Global Localization Reaches Another Milestone

KantanMT Cloud Machine TranslationAs a team of people with an unbridled passion for innovations in the Machine Translation industry, Monday’s news about Reverie Technologies, a Bengaluru-based startup bagging a $4M investment did not come as much surprise to us. This brilliant news serves to highlight once again that in the ever-changing world of retail marketing and globalization, any business with plans to accelerate their products into global markets needs to localize their content for enhanced user experience. This goes on to drive global revenues and increase brand equity in existing and new markets. Continue reading

Translation Machines in Sci-fi

Richard Brooks, CEO, K International KantanMT
Richard Brooks, CEO, K International

This blog post was written by Richard Brooks. He’s a firm believer that life imitates art, CEO of the UK-based LSP K International, a company specialising in translation services for the legal industry and director of the Association of Language Companies.

Translation Machines in Sci-fi

In science fiction, translation of the potentially infinite number of languages spoken by alien species presents a dilemma. How to deal with communication between interplanetary species without resorting to contrivance, or spending the first twenty minutes of each episode’s dialogue clumsily showing characters learning one another’s diphthongs?

The notion of a ‘universal translator’ emanated from Murray Leinster’s novella First Contact, published in 1945 (and clearly that isn’t the only debt Gene Roddenberry owes to Leinster). It’s a greatly helpful – borderline miraculous, in fact – convention of sci-fi: a technological solution to the language barrier, leaving more time for the actual narrative to unfold in one language, typically English.

With the incredible advancements in technology we’re witnessing at the moment such as Microsoft’s pilots of a Skype Translator and the industry leading work KantanMT is achieving in this area, are we seeing the beginnings of live translation – well ahead of Star Trek’s 22nd century deadline? In the meantime, let’s take a look at five of sci-fi’s finest translation machines, which beat anything real-life technology can offer – for now.

KantanMT Blog, Universal Translator

1. Star Trek: Universal Translator

An important part of Star Trek’s near-utopian vision of the future is the Universal Translator. Translating any language into another even while a person is speaking, this exceptionally handy tool means Starfleet craft in any quadrant of the galaxy can speak to new life and new civilizations without confusion.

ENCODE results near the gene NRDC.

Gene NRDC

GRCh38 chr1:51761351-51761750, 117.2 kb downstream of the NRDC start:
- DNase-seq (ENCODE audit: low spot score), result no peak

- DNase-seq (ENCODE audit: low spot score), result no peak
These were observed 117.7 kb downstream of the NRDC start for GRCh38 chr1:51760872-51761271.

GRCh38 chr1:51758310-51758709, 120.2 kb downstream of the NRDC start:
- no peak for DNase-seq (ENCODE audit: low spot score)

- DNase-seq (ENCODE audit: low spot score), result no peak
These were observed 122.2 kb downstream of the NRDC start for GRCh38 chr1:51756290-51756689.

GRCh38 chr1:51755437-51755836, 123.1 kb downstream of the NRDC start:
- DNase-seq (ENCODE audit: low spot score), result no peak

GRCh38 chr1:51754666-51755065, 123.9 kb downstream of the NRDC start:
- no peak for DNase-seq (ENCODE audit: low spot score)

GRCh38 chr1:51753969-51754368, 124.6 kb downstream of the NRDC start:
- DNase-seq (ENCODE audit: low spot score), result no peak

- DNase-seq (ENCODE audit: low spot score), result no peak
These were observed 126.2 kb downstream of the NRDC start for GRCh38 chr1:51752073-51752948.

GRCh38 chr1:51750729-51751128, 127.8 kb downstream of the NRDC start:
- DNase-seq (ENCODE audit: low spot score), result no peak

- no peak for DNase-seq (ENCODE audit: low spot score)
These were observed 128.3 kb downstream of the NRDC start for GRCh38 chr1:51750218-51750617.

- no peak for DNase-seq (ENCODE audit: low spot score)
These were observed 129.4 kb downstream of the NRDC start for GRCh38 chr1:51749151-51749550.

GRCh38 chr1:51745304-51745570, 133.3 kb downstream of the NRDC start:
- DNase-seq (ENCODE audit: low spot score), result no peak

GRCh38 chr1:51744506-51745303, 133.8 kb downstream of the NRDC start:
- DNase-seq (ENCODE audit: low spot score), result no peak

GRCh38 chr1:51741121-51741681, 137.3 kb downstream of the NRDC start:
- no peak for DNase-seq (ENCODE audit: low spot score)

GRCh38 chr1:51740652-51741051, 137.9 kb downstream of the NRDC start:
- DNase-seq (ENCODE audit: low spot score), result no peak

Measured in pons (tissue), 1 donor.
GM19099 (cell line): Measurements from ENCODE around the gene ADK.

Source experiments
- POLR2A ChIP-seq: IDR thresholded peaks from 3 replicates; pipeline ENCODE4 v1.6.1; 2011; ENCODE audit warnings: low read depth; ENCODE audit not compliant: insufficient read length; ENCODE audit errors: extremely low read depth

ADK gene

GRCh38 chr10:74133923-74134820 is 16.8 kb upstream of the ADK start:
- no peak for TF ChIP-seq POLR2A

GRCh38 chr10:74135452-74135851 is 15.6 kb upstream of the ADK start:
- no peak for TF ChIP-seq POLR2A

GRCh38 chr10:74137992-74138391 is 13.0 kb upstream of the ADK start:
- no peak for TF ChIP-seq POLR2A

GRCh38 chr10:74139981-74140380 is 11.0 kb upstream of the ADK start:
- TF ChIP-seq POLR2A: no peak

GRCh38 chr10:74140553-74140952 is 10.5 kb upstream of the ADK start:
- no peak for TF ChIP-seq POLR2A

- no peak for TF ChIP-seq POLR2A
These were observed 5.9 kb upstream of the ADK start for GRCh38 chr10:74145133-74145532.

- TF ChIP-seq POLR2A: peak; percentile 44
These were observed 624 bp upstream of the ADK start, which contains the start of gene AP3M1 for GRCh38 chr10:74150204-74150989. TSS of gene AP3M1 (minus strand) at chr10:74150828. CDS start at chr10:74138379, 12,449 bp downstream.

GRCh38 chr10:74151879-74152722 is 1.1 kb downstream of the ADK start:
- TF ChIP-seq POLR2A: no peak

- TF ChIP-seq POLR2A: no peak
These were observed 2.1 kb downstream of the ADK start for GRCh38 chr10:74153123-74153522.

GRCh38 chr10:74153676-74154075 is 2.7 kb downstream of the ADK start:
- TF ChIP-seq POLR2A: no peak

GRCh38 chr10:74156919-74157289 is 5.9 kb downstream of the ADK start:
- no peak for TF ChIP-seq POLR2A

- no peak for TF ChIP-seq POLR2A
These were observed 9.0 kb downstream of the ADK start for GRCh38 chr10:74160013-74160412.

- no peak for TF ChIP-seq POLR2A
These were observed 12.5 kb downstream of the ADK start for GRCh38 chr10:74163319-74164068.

Voiced by Star Trek creator Roddenberry’s widow Majel Barrett until her death in 2008, the development of a universal translator was, in the Trek universe, a portent of Earth’s cultures achieving universal peace. It’s difficult to imagine Google Translate having the same impact.

This convenient concept has been often copied, and occasionally parodied: in Futurama, everyone in the universe speaks English, rendering Professor Farnworth’s one successful invention – a translation device – useless, as it merely translates English into the dead language, French!

2. The Hitchhikers’ Guide to the Galaxy: the Babel Fish

Some sci-fi plays with the concept in less serious ways. In Douglas Adams’ H2G2, to help Arthur Dent deal in some small way with anything that goes on around him, inserted into his ear is a Babel Fish, memorably described by the Guide as “small, yellow, leechlike and probably the oddest thing in the universe.”

The science (such as it is) behind the Babel Fish is that it can absorb the frequencies of outside speakers, and a translation is secreted by the fish into the hearer’s brain via his or her ear canal. In a witty reversal of Star Trek’s idealistic Federation, Adams reveals that, by allowing everyone to understand one another, the Babel Fish has actually caused more war than anything else in the universe.

3. Farscape: Translator microbes

In science fiction, as in reality, it is the individual idiosyncrasies of languages which are trickiest to master. When people in the UK from a hundred miles apart may speak different languages, not to mention a range of different dialects and accents, can auditory translation really be so smooth?

One series to acknowledge this is Farscape, where astronaut John Crichton is injected with bacteria-sized ‘translator microbes’, which are injected into – and colonise – his brain. The microbes work to make their host understand any spoken information in any language – except idioms are translated literally. This leads to a great deal of confusion for John, and opportunities for humour for the audience (all jokes are language, after all) – and also perhaps renders these microbes a more realistically-limited translator technology.

4. Doctor Who: The TARDIS’ Translation Circuit

As well as being telepathically linked with the Doctor, and granting the ability to travel to any time or place in history and the future, the TARDIS’ telepathic field is used to automatically translate what the Doctor and any companions hear or read into a language which they can understand.

While wonderfully convenient, the mind-meld involved does mean that the translation circuits won’t actually work when the Doctor is unconscious – not an outright impossibility. Also, because translations are time specific, ancient civilization won’t understand neologisms – and, neatly, the Romans have never heard the word ‘volcano’ – because they’ve not lived to see an eruption.

5. Star Wars: C-3PO

Luke Skywalker is the ultimate sci-fi everyman: he is every bit as much in need of a guide to the universe he finds himself in as the viewing audience are. Reinforcing this are his guides, C-3PO and R2D2, who Luke needs with him – despite their obvious drawbacks as travelling companions – because C-3PO is programmed with millions of languages, everything from Ewok to R2’s bleeps and whistles.